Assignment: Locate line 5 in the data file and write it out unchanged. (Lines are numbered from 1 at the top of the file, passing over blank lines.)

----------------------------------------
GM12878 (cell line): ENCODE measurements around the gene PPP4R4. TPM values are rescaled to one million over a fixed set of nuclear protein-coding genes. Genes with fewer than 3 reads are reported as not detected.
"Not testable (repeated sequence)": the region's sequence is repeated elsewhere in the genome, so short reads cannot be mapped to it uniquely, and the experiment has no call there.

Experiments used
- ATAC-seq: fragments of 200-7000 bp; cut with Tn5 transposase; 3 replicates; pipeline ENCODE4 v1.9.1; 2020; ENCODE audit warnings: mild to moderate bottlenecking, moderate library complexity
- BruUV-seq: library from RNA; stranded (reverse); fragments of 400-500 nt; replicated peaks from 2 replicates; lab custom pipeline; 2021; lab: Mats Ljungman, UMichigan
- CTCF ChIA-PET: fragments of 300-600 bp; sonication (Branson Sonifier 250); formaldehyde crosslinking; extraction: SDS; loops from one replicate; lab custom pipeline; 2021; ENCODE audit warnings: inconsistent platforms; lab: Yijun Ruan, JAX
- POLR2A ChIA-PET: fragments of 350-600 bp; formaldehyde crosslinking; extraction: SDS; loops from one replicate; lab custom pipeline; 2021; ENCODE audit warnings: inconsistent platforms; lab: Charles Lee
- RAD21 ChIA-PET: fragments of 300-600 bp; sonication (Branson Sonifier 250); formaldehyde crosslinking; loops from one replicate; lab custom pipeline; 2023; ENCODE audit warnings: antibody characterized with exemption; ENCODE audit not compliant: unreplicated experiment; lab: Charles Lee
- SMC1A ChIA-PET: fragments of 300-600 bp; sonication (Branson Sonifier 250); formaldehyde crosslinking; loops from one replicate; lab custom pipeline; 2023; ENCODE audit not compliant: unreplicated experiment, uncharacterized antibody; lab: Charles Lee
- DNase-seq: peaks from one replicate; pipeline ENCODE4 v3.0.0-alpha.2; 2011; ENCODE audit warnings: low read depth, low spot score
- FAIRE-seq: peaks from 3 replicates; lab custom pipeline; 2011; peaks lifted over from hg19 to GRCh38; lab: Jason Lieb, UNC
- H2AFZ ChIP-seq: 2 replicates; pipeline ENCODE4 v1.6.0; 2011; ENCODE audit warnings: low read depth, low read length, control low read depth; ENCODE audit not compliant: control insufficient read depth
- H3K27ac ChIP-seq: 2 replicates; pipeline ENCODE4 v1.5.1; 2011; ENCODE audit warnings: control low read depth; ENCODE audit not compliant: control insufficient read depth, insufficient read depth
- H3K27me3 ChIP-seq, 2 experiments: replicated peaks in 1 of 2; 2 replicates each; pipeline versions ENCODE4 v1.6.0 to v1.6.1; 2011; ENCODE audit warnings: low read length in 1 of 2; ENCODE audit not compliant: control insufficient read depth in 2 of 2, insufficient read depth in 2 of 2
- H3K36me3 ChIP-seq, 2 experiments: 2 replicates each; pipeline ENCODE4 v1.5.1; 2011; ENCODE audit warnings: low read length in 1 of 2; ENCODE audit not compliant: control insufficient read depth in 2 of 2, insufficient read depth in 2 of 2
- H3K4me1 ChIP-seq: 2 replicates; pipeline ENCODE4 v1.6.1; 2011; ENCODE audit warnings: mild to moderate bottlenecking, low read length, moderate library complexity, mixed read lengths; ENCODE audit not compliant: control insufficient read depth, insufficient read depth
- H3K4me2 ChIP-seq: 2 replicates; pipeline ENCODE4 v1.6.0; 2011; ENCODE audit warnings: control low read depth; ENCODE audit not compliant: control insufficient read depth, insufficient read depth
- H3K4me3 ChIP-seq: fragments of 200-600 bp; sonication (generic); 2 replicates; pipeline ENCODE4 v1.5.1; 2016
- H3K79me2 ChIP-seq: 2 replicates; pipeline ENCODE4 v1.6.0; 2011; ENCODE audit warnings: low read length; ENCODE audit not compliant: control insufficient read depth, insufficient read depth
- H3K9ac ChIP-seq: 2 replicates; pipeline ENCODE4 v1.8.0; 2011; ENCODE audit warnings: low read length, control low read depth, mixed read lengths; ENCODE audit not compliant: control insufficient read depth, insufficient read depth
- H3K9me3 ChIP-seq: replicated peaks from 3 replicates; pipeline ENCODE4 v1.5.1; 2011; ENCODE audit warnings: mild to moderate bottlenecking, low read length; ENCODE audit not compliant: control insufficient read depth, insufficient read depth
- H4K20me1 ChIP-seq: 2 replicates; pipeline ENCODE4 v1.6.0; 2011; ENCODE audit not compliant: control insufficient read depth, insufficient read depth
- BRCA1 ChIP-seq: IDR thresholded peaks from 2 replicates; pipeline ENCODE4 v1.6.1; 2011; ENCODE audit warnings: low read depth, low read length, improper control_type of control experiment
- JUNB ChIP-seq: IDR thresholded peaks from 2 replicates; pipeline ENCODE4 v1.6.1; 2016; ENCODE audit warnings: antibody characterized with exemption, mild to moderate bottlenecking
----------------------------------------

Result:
- BruUV-seq: library from RNA; stranded (reverse); fragments of 400-500 nt; replicated peaks from 2 replicates; lab custom pipeline; 2021; lab: Mats Ljungman, UMichigan